I made this stew after I bought a dozen of fresh oysters at Goose Point Oyster Farm in Washington State. They were much bigger than the usual medium size and therefore were not easy to be opened and eaten raw, which is the best way to eat oysters of course. I’m not adding any bacon or other smokey, greasy meats, but instead keeping this stew light and aromatic with the addition of white wine and saffron.
This vibrant soup is full of comforting fall flavours: caramel notes from roasted squash, delicate spiciness of ginger, and the nutty flavours of toasted chickpeas. Pan-toasting chickpeas is really the secret that makes this soup taste so great; I sprinkle chickpeas with a little bit of curry powder while they are toasting to add another flavour dimension.
This Mexican-inspired soup is great in August when fresh corn is widely available. I wanted to counteract the sweetness of corn with lime juice, and used dried ancho pepper in the stock to add warm spiciness. Cool creamy avocado and chopped cilantro are added as toppings.
This hearty soup is chock-full of tasty summer vegetables. I like to make this soup in August and September when veggie stores in Vancouver sell heaps of field-fresh multicolored peppers. My favorite variety is Hungarian pepper; a white pepper with a great aroma and taste. I also like long red peppers that come in both sweet and spicy varieties.
The warm spiciness of red lentils and the smoky flavour of the sausage – there is something about this flavor combination that makes this soup so comforting it’s simply irresistible! I also add just a touch of paprika and cumin seeds to give it a bit more complexity. And it’s so fast and easy to make – you can be eating your soup in under 30 minutes. It’s quite thick and almost stew-like in consistency and makes a hearty and delicious supper!
Borscht is the quintessential Eastern European soup that is most often associated with Russian and Ukrainian cuisine. There are many variations: it can be made with beef or with pork, and with or without tomatoes or tomato paste. The two ingredients borscht always has are beets and cabbage. Beets give this soup its striking rich crimson color. In North America, borscht is somehow regarded as a meatless or even a vegetarian soup. Even though borscht can be made without meat, the taste would not be the same. Meat gives this soup its rich flavor and makes the vegetables taste more mellow. In fact, using pork or beef gives borscht a different taste. Ukrainian borscht is generally made with pork and is richer and fattier, whereas Russian borscht can be made either with pork or with beef, which tends to be leaner. It also helps to have meat with a bone since it makes more flavorful stock. I was always taught that vegetables for borscht should be diced/shredded finely, and in practice, it makes borscht taste more mellow and less cabbage-like. And remember – borscht, like most cabbage-based dishes, tastes better on the next day. Borscht is often served with a dollop of sour cream and a slice of Borodinskiy bread.
Georgia is a country in the Caucasus region of Eastern Europe and a former Soviet Republic (not to be confused with Georgia – an American state). Georgia’s cuisine is quite unique but little known around the world. It’s aromatic and liberally uses fresh herbs and spices, but it’s not particularly hot. Georgian cuisine has a firm foothold in Russia that goes back into the 19th century, and became even more prominent in the Soviet times. This particular soup, called kharcho (or harcho) was for many years a staple in humble Russian cafeterias and workers’ cafes as well as upscale restaurants. Of course, due to the lack of authentic ingredients, many were substituted for what was readily available and as a result, the original recipe was adulterated to the point where it was no longer recognizable. The authentic version is aromatic, somewhat sour, has just a touch of heat, has beef broth as its base and is thickened with walnuts and rice. The combination or the earthy walnut flavor and authentic Georgian spices makes this soup truly unique and delicious.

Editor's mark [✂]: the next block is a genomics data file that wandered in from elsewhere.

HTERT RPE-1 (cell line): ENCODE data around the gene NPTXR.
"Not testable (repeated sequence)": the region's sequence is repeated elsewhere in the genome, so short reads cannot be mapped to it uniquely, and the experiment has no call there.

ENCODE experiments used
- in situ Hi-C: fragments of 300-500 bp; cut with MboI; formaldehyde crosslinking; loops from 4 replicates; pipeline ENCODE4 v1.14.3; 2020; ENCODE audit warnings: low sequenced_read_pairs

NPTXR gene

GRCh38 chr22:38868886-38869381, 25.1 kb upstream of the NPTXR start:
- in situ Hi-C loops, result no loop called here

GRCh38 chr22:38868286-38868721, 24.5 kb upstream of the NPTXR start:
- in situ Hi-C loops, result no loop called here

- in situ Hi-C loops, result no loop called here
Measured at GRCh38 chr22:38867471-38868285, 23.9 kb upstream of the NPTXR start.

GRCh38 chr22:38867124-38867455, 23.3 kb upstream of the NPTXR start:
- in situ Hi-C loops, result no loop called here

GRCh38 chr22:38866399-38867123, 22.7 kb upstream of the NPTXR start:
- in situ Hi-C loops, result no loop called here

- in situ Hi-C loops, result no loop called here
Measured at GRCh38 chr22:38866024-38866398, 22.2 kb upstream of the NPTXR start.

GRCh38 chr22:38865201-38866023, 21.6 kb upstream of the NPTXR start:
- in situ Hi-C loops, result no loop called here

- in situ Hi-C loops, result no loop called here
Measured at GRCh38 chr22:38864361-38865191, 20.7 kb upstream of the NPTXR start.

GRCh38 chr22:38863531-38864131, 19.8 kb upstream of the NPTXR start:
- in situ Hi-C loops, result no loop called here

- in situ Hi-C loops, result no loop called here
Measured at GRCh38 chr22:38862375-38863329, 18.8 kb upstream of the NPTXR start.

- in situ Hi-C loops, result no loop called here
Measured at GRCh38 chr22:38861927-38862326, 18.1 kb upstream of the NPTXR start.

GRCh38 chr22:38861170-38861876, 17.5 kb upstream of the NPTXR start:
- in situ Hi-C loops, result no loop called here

If you do not pick mushrooms yourself, wild porcini are often sold in veggie stores and Italian grocery stores. You need very little of dried mushrooms to add loads of flavor to your soups and stews. If you can’t find porcini, other kinds of mushrooms like shiitake can also be used. Just remember that the flavor of the soup will depend on the kind of mushroom you use.
This super-tasty beef stew originates from Hungary, but we Russians have adopted it into out cuisine a long time ago. Now it’s pretty much a staple in many Russian households. The key is using copious amounts of paprika. Paprika is a red spice made from grinding sweet peppers or chili. For this dish, a mild sweet Hungarian paprika is used, but any kind of paprika would do.
My personal secret to this dish is using Hungarian peppers or banana peppers instead of regular bell peppers. They start to appear at veggie stores in Vancouver in late July and are just loaded with delicious flavor. Bell peppers don’t come anywhere near. I actually buy these peppers in big quantities and slice and freeze them. They keep for a long time in the freezer and taste amazing. If you cannot find these peppers, just use a mix of regular red and green bell peppers.
Another secret is using canned Italian tomatoes instead of fresh tomatoes. If you can get great-tasting tomatoes in your area, it’s great, unfortunately in Vancouver we can only get the tasteless greenhouse variety. So I use canned peeled whole tomatoes imported from Italy. They have most of the flavor and goodness of fresh tomatoes.
Goulash is traditionally served with broad noodles, but I like it on a bed of mashed potatoes.